Monday, June 18, 2018

Singing the Praises of Jeeves

Jeeves & the Song of SongsJeeves & the Song of Songs by P.G. Wodehouse
Reviewed by Jason Koivu
My rating: 4 of 5 stars

It's deja vu all over again!

Once I got going I soon realized I'd read this before. Not specifically this book, but the stories within it. You see, Jeeves & the Song of Songs is also "Jeeves & the Song of Songs", which is to say it is the title of a book and the title of a story. In the case of this book, it is the titular story, and it kicks off a bevy of solid stories in the Jeeves & Wooster line.

"Jeeves & the Song of Songs" - Bertie Wooster is embroiled in an old chum's romance. Too much of the same song proves its undoing, perhaps for the best. This little number is a classic and was included in the Hugh Laurie/Stephen Fry tv version of Jeeves & Wooster.

"Indian Summer of an Uncle" - One of Bertie's uncles is about to make an ass of himself matrimonially speaking and Bertie's been tasked with putting an end to it. This is one time where Wodehouse treads a bit rough on class distinction. Irregardless, it's not one of his best.

"Jeeves and the Kid Clementina" - Bertie has a thing for Bobbie Wickham and tries to do a good deed for her at a girls' prep school. Doing good deeds for others never does Bertie any good. Things fall apart, as per usual. This is Wodehouse in classic form and this story sets the parameters used in a number of his full-length books.

"The Inferiority Complex of Old Sippy" - An old pal has no backbone, so Bertie hatches up a scheme to get him his just desserts. Bertie ought to know by now that it's best to let Jeeves come up with the schemes, but alas, all goes amiss and Jeeves must tidy it up in the end. I think this might be the only story in this collection which I hadn't read before. It's not bad!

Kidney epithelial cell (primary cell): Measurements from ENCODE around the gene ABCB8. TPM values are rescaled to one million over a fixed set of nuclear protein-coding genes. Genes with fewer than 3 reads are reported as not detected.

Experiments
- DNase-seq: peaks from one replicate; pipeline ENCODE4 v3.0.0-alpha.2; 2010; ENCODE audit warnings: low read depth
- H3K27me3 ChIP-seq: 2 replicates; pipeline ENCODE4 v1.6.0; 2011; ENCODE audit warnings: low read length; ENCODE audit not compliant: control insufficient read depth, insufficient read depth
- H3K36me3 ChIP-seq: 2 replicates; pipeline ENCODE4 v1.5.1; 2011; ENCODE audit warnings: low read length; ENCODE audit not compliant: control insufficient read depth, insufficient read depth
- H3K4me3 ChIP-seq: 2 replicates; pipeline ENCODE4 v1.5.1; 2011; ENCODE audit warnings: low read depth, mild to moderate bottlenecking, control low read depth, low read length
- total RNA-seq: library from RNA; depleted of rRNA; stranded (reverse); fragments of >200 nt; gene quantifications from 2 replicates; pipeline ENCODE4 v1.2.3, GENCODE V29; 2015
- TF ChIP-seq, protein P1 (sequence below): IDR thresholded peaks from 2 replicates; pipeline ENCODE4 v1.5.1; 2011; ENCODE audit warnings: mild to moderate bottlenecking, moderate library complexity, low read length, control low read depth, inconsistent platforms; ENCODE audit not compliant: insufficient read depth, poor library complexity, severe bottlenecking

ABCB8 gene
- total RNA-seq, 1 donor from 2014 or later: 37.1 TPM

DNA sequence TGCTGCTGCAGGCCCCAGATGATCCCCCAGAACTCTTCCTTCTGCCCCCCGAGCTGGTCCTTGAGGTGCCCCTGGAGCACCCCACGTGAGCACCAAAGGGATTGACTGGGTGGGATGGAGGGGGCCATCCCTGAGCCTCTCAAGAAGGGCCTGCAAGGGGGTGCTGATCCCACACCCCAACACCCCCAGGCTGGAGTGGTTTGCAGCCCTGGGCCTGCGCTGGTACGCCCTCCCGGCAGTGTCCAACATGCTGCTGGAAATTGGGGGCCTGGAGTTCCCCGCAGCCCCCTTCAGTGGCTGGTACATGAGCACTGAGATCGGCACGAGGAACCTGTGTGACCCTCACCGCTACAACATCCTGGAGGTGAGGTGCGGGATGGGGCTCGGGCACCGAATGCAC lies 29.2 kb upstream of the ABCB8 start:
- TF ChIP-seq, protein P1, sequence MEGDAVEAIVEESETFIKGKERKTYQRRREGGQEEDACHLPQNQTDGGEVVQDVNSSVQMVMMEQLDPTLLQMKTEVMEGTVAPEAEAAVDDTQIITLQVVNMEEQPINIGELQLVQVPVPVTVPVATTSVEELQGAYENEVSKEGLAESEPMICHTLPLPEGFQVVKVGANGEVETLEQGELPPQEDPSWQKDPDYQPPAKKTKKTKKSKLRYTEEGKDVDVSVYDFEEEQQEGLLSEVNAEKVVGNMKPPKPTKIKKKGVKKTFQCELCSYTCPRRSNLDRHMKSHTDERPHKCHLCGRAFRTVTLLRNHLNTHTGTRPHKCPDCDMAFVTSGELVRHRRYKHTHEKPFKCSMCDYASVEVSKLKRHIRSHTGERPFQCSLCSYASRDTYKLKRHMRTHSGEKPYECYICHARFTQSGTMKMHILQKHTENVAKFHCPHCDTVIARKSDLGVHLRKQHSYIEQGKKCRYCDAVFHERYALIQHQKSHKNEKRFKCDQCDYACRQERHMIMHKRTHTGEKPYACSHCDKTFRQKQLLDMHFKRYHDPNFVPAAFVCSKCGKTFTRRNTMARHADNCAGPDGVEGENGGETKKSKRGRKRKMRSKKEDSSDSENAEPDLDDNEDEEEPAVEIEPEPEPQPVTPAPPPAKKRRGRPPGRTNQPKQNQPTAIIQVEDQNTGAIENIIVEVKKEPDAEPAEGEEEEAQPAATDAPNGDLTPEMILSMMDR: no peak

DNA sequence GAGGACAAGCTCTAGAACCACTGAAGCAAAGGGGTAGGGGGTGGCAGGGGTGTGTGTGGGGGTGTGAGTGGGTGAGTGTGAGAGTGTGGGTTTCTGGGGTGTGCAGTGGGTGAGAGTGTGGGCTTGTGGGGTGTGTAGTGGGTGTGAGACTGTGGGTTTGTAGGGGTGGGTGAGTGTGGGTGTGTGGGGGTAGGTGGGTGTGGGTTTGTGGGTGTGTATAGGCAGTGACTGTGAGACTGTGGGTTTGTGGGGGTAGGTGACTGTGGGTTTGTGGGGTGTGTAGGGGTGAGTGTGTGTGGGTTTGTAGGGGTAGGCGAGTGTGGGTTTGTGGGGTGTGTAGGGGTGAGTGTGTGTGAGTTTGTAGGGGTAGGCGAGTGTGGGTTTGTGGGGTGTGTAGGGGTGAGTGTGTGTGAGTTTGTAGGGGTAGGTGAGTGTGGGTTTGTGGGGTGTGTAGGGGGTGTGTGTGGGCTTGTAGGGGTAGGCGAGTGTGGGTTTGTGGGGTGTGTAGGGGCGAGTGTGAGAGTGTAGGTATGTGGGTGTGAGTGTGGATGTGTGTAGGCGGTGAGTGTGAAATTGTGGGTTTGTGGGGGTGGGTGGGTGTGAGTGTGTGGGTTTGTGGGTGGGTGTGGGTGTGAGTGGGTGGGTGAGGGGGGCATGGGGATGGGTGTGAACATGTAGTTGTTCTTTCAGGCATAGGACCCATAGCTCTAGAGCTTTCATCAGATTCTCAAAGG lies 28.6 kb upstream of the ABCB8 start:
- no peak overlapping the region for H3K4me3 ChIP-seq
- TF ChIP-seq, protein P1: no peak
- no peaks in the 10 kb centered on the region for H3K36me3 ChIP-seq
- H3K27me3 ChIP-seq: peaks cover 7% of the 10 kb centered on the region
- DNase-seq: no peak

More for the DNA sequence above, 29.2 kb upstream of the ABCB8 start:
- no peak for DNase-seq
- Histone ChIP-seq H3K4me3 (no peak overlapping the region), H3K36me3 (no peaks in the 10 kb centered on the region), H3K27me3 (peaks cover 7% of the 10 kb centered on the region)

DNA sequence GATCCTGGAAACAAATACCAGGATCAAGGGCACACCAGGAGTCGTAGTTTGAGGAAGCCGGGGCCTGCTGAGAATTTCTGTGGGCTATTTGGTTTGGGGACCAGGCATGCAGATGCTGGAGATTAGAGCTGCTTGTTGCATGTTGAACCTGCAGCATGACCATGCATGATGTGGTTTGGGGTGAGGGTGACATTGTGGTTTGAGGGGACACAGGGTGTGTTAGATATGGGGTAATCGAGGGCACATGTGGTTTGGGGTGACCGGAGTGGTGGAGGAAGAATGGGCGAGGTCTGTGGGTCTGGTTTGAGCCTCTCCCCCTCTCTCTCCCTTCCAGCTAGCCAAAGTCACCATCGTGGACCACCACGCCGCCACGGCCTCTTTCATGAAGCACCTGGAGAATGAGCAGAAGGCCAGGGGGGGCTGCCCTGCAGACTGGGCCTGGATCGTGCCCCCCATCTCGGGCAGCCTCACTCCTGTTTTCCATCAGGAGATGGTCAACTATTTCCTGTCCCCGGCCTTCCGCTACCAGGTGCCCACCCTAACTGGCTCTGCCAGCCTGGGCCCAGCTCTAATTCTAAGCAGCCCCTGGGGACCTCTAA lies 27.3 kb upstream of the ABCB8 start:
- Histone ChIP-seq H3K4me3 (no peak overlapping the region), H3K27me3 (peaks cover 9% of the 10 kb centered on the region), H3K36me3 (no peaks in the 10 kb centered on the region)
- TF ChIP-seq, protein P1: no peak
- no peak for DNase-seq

"Jeeves and the Impending Doom" - One of Bertie awful aunts is covertly trying to hook him up with a job he doesn't want when she invites him over to the house. A friend of Bertie's is trying to keep a job with Bertie's aunt that he doesn't like but needs, and Bertie must help him keep it by keeping safe the unpleasant blighter who the aunt is trying to secure Bertie's job with. Make sense? No? Welcome to the world of Wodehouse!

"Jeeves and the Yuletide Spirit" - Jeeves is looking forward to a trip to Monte Carlo. Bertie is thinking about marriage to that Bobbie Wickham gal. Jeeves realizes how unsuitable the match would be well before Bertie figures it out, and goes to great lengths to make his master see the light. Jeeves inevitably saves the day in all these stories, but seldom does he long for anything more than for Bertie to dress more conservatively. It's nice to see a little personal desire out of the man.

All in all, Jeeves & the Song of Songs puts together a very solid collection of Wodehouse shorts. I'm a big Jeeves & Wooster fan, so I didn't mind the reread and was happy to find at least one new one herein. This would make a good primer for the newcomer!

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A Letdown at Blandings

A Pelican at Blandings (Blandings Castle, #11)A Pelican at Blandings by P.G. Wodehouse
Reviewed by Jason Koivu
My rating: 2 of 5 stars

A Pelican at Blandings, the 11th book in the Blandings Castle series, was a big disappointment for me. I always expect P.G. Wodehouse to buck me up with his humor, but this one lacked the funny.

It's typically Wodehousian in its convoluted plot, but the writing feels dull. I have a tendency to blame the author's mounting years, after all he was about 88 when he wrote this, however he did go on to write another half dozen or so novels, and the one or two I've read were much better than this.

No, the problem is that this feels more like one of his early works where romance tended to trump comedy. The plot is fine, but the comedic edge is missing. There's too much exposition all together, but also redundant explanations, especially in the dialogue, which in other books Wodehouse was smart to gloss over. Sure it's important to keep your readers abreast of the action, but at some point you need to be aware not to beat them over the head with it.

Ah well, I still have about 40 or 50 more Wodehouses to read. I'm sure I'll better another good one in there somewhere!

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